The Truth About The Christmas Pickle

For those who haven't been graced with the charming tradition of the Christmas pickle, it goes something like this: There is a quirky gherkin — aluminum, glass, perhaps plastic — planted somewhere, in secret, within the tinsel, lights, and other decorations of the family Christmas tree. Be the first to find it, and you'll receive a special present. Or, you get to be the first to open presents. Or, you'll have good luck all year.

As The Oklahoman points out, the pickle may have once been just some parents' clever scheme to keep kids from rushing the tree on Christmas morning like savages. Admittedly, the tradition isn't so well known as the whole "leave cookies and milk for Santa Claus" thing (very much an American variation), or hanging stockings, or singing carols, or even giving gifts.

Even though Christmas is celebrated all over the world, as this non-exhaustive list on Green Global Travel shows, traditions can vary greatly from country to country. At this point in history, then, it can be hard to sift out the roots of one particular custom or story, which is why pinpointing the origins of the Christmas pickle can present quite a ... um ... pickle. The pickle has been referred to as "German" more often than not, but as ThoughtCo explains, not too many folks in Germany appear to have ever heard of it. There are 1,001 additional legends about the pickle, so let's take a look at some of the more popular variations.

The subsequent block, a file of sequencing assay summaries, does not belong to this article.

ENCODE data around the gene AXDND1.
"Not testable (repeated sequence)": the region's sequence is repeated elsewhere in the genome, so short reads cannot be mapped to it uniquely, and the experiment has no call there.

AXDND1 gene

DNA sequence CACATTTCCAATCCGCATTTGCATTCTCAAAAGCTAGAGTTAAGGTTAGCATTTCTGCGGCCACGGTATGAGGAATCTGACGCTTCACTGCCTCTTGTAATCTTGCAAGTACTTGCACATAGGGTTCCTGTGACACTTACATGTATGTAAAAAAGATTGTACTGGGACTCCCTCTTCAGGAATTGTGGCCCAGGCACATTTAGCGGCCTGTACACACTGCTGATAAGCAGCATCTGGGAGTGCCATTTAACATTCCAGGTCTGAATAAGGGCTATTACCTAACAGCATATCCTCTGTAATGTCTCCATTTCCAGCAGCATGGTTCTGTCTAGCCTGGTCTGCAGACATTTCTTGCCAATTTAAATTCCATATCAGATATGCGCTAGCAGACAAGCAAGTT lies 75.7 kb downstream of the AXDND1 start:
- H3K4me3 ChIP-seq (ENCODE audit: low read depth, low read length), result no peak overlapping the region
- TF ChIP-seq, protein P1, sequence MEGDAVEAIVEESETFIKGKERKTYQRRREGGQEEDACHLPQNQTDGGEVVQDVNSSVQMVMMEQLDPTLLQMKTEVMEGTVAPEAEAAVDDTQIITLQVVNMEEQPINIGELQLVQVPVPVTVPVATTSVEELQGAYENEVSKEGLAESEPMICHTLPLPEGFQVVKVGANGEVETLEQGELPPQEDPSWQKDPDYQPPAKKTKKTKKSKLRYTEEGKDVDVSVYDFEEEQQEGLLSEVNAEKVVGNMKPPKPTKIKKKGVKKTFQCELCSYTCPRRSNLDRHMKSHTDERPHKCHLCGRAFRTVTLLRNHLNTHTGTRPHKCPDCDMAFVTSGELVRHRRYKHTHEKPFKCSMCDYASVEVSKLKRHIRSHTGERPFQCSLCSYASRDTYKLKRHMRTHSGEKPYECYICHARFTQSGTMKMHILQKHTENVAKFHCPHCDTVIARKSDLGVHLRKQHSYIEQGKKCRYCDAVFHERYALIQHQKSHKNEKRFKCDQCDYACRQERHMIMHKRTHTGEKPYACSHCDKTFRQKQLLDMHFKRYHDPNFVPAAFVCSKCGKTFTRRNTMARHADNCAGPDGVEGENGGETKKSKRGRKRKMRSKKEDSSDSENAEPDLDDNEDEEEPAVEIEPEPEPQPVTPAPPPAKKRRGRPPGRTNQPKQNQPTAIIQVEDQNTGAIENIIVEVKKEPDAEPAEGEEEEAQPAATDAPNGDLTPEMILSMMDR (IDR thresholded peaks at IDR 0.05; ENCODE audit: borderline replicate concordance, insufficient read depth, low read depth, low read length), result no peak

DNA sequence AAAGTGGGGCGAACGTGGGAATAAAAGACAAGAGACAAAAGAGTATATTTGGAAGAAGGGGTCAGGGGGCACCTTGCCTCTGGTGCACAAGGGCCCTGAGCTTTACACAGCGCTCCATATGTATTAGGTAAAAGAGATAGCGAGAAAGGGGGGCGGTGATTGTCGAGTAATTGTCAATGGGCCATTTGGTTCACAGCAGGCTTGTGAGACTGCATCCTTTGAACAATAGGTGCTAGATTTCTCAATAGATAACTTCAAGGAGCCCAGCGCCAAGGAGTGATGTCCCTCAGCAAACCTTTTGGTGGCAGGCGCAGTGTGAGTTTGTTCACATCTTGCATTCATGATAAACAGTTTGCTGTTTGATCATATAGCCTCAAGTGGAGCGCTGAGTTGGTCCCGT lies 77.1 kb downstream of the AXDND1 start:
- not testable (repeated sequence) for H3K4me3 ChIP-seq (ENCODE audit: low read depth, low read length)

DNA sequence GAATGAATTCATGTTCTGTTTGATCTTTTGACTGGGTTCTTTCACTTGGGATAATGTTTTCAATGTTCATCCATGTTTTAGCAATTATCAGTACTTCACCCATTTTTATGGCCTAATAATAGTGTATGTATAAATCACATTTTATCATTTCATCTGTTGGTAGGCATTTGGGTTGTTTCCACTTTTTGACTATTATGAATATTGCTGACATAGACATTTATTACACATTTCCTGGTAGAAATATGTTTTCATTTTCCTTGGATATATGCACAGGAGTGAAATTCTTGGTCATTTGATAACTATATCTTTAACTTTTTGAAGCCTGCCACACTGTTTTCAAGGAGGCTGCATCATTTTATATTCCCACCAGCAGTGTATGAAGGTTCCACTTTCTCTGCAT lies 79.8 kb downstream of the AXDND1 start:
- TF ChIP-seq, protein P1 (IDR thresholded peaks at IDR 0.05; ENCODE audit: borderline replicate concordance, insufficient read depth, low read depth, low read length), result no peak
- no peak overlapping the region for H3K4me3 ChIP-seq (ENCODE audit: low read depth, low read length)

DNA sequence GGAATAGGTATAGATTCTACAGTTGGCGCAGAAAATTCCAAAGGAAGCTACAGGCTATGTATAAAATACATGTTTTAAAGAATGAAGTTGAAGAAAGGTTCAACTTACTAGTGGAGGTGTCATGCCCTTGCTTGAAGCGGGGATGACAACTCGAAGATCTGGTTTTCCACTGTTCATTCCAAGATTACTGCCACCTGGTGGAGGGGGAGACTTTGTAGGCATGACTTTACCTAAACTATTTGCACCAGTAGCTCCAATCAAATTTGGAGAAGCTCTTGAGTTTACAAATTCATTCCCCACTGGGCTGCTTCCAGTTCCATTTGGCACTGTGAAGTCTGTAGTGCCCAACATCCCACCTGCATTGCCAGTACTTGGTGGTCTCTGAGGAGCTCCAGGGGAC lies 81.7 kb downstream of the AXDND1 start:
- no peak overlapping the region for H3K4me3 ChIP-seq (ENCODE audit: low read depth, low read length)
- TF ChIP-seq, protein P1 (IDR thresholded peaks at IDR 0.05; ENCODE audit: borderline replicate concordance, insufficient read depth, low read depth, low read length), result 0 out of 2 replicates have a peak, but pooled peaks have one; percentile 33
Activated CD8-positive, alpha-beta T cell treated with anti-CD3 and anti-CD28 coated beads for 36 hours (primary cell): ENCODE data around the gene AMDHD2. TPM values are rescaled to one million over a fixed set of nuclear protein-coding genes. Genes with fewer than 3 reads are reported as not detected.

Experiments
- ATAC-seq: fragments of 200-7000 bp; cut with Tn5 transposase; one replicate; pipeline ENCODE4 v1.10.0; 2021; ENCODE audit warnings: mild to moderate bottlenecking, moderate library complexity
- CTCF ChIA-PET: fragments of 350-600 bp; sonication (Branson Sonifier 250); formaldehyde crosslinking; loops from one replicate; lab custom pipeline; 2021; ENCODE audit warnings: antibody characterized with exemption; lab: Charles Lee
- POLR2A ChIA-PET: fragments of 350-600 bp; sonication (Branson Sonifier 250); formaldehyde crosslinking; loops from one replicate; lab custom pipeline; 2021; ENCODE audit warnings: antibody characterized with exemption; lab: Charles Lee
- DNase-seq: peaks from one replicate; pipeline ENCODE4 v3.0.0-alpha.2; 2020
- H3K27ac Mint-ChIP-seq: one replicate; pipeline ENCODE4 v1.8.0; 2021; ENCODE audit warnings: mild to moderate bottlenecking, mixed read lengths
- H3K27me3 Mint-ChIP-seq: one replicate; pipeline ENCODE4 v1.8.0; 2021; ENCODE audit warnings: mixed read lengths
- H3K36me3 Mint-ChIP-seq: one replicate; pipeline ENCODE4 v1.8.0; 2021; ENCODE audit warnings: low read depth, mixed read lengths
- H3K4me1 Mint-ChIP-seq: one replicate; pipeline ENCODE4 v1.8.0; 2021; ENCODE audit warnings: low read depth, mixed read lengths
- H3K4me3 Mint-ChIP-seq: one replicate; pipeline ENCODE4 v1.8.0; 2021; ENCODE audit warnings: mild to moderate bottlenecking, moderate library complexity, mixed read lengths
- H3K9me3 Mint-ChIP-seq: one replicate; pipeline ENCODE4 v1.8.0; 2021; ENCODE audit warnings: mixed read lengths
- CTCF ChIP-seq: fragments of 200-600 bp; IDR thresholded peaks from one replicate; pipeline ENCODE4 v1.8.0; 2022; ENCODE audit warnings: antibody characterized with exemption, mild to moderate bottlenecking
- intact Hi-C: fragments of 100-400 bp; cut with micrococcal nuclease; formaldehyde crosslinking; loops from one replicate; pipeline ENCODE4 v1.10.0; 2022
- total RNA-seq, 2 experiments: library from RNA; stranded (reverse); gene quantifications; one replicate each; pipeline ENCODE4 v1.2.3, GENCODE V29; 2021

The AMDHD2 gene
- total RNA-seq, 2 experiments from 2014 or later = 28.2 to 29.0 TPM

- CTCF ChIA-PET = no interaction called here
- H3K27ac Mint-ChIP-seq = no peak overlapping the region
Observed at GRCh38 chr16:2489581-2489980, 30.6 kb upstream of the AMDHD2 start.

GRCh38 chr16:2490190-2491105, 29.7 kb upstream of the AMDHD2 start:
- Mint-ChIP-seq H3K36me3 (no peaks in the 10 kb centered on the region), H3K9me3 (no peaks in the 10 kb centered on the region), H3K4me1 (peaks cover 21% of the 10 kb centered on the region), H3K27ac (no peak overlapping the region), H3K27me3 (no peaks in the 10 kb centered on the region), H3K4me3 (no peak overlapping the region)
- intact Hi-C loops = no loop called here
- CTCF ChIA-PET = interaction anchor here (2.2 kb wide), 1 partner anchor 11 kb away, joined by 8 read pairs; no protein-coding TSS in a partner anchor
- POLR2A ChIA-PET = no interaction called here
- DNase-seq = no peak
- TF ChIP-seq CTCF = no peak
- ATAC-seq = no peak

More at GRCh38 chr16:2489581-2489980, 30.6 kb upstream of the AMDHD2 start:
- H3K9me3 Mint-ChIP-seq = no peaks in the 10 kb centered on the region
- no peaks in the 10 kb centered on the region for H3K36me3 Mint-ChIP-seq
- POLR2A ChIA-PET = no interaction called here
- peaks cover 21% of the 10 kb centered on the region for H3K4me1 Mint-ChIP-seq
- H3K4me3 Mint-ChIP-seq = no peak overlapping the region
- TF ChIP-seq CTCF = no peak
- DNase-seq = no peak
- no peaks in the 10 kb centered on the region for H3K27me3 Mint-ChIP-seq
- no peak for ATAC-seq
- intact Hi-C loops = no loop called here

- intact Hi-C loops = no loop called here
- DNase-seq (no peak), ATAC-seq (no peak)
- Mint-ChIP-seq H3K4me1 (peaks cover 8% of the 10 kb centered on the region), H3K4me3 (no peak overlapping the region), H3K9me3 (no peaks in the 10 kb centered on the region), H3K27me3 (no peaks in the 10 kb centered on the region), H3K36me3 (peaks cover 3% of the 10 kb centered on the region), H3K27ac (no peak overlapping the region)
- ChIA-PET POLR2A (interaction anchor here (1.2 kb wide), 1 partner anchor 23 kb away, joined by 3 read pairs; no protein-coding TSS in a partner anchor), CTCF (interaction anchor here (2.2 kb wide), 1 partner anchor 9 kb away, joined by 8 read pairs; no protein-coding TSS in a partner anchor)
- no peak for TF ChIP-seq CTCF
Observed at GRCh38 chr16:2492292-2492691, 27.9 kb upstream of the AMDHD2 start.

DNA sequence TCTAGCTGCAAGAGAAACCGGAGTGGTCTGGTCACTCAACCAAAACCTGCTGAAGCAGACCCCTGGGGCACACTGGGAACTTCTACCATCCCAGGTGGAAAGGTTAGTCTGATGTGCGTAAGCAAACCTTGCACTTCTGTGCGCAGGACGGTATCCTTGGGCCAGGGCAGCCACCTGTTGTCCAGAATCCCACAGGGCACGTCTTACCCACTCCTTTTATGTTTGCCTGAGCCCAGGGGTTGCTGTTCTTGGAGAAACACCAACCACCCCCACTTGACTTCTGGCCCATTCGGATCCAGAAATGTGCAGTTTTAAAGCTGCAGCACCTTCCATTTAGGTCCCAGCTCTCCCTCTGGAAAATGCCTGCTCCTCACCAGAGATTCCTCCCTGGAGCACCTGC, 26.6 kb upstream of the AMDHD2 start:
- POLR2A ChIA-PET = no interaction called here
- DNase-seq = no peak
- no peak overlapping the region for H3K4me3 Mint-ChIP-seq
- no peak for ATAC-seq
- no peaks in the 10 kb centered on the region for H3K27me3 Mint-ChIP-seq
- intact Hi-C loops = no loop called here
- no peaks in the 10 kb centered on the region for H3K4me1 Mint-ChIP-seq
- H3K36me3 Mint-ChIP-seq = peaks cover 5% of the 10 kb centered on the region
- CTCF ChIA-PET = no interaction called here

The pickle comes from urban legends or department store marketing

One of the more believable, but tragic, origins of the Christmas pickle comes from the Civil War. In this version, a German-born Union solder is captured and taken prisoner in Georgia. A Confederate soldier eventually felt bad for him and, you guessed it, gave him a pickle. Somehow, the soldier, after being freed, went on to start the pickle-hiding tradition in remembrance of his imprisonment. Another captivity-based origins story comes from Berrien Springs, Michigan, whereby, as Taste of Home says, "Two Spanish boys were kidnapped by an evil innkeeper, who stuffed them into a pickle barrel. St. Nicholas happened by and rescued the lads." Which sounds more like fable than history.

Another commercial reason might make the most sense, though. As Why Christmas explains, the Woolworth department store started importing Christmas tree decorations from Germany in the 1880s, and some of the decorations were apparently fruit and vegetables. Perhaps there were some pickles among them? This story actually corroborates a Christmas pickle (Weihnachtsgurke) fact explained on The German Way. It seems that the first Christmas ornaments, produced in Lauscha around 1847, were fruits and nuts made from glass. Maybe several decades later some of these products made their way to Woolworth? In any case, let's hope those folks didn't have hungry toddlers participate in the whole "hunt the pickle" game.

Regardless: Happy hunting, folks. Let's hope Santa brings this year's winner an extra special gift.